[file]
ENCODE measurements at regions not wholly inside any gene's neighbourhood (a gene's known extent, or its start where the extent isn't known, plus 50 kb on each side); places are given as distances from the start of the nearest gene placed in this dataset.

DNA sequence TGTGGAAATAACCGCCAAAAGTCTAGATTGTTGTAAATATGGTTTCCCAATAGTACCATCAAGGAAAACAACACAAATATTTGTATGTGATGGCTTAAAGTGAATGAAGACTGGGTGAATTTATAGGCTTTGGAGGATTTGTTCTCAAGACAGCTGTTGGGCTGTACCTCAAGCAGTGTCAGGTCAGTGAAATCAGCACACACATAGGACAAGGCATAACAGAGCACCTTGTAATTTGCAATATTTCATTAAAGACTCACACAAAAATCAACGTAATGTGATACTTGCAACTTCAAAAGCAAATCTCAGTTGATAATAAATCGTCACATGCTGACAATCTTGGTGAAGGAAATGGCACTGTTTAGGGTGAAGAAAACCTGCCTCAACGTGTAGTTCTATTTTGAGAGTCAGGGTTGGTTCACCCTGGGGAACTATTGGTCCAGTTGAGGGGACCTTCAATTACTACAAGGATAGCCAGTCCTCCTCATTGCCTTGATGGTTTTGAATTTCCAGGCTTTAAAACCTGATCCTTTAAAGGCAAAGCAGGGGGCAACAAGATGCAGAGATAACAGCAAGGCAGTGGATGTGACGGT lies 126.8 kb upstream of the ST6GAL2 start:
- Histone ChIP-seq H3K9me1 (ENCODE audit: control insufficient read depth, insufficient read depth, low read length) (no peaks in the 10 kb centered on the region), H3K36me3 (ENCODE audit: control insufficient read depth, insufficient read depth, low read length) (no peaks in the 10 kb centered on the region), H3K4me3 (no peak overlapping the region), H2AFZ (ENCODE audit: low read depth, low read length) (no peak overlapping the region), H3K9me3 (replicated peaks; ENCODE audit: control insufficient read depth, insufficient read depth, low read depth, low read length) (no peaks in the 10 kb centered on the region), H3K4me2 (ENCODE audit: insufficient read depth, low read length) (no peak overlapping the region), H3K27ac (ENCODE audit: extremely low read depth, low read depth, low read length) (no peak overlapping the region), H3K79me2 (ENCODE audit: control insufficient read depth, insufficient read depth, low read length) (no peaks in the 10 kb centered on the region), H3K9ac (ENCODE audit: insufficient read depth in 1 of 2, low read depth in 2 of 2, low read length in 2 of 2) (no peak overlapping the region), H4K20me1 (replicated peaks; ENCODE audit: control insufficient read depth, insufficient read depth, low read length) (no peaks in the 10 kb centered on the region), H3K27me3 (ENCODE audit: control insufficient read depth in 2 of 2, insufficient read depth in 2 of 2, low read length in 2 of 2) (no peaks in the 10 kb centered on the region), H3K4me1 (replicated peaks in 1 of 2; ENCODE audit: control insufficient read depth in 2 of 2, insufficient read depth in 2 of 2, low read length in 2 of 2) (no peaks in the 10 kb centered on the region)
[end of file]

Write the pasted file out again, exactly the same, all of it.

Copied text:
ENCODE measurements at regions not wholly inside any gene's neighbourhood (a gene's known extent, or its start where the extent isn't known, plus 50 kb on each side); places are given as distances from the start of the nearest gene placed in this dataset.

DNA sequence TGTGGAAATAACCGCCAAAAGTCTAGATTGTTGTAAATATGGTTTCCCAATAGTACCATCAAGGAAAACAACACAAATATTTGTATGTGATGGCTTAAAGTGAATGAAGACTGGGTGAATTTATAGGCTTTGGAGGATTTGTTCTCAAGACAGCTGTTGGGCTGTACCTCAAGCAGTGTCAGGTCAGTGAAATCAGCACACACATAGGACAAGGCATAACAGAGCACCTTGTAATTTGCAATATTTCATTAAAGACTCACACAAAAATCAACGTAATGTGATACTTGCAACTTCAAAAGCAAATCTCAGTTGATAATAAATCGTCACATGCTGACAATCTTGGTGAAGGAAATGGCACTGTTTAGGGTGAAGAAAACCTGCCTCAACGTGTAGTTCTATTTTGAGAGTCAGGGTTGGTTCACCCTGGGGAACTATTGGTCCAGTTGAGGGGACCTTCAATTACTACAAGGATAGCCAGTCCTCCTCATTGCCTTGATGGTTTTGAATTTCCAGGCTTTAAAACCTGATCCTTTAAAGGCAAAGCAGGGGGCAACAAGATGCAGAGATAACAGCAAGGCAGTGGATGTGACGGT lies 126.8 kb upstream of the ST6GAL2 start:
- Histone ChIP-seq H3K9me1 (ENCODE audit: control insufficient read depth, insufficient read depth, low read length) (no peaks in the 10 kb centered on the region), H3K36me3 (ENCODE audit: control insufficient read depth, insufficient read depth, low read length) (no peaks in the 10 kb centered on the region), H3K4me3 (no peak overlapping the region), H2AFZ (ENCODE audit: low read depth, low read length) (no peak overlapping the region), H3K9me3 (replicated peaks; ENCODE audit: control insufficient read depth, insufficient read depth, low read depth, low read length) (no peaks in the 10 kb centered on the region), H3K4me2 (ENCODE audit: insufficient read depth, low read length) (no peak overlapping the region), H3K27ac (ENCODE audit: extremely low read depth, low read depth, low read length) (no peak overlapping the region), H3K79me2 (ENCODE audit: control insufficient read depth, insufficient read depth, low read length) (no peaks in the 10 kb centered on the region), H3K9ac (ENCODE audit: insufficient read depth in 1 of 2, low read depth in 2 of 2, low read length in 2 of 2) (no peak overlapping the region), H4K20me1 (replicated peaks; ENCODE audit: control insufficient read depth, insufficient read depth, low read length) (no peaks in the 10 kb centered on the region), H3K27me3 (ENCODE audit: control insufficient read depth in 2 of 2, insufficient read depth in 2 of 2, low read length in 2 of 2) (no peaks in the 10 kb centered on the region), H3K4me1 (replicated peaks in 1 of 2; ENCODE audit: control insufficient read depth in 2 of 2, insufficient read depth in 2 of 2, low read length in 2 of 2) (no peaks in the 10 kb centered on the region)